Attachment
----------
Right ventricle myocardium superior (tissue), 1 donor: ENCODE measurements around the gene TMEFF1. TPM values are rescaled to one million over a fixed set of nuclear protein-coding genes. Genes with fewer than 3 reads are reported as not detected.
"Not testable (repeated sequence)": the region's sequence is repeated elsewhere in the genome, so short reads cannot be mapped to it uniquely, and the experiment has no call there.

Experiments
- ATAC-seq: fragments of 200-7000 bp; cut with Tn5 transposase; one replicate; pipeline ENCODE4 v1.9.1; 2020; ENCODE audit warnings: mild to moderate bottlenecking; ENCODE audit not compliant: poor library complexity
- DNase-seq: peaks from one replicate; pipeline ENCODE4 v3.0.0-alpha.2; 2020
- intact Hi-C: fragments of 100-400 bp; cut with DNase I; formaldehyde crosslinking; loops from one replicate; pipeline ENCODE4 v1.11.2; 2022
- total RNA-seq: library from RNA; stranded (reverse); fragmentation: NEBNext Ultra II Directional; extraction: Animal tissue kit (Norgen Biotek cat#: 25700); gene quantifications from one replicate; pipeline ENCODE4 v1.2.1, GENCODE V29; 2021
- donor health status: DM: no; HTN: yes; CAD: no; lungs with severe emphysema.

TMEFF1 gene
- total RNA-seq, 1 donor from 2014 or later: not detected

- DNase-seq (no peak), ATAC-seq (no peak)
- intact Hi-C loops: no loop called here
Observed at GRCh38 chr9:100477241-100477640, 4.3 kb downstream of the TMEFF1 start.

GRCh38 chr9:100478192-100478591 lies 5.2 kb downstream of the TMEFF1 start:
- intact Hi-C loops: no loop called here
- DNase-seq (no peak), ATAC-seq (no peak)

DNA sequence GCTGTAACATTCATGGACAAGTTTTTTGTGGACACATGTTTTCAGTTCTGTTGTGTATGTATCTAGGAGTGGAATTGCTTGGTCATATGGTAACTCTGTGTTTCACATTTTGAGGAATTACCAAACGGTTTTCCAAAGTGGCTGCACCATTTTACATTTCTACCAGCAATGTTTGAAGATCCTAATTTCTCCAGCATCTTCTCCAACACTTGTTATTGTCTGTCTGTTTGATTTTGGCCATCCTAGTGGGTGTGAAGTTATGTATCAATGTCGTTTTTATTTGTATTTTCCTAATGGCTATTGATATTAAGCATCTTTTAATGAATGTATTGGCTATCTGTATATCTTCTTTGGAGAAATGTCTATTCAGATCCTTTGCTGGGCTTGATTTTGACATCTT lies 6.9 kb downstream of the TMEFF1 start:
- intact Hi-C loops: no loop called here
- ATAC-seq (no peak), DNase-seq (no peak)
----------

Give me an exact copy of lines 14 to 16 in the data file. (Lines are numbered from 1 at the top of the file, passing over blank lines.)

GRCh38 chr9:100478192-100478591 lies 5.2 kb downstream of the TMEFF1 start:
- intact Hi-C loops: no loop called here
- DNase-seq (no peak), ATAC-seq (no peak)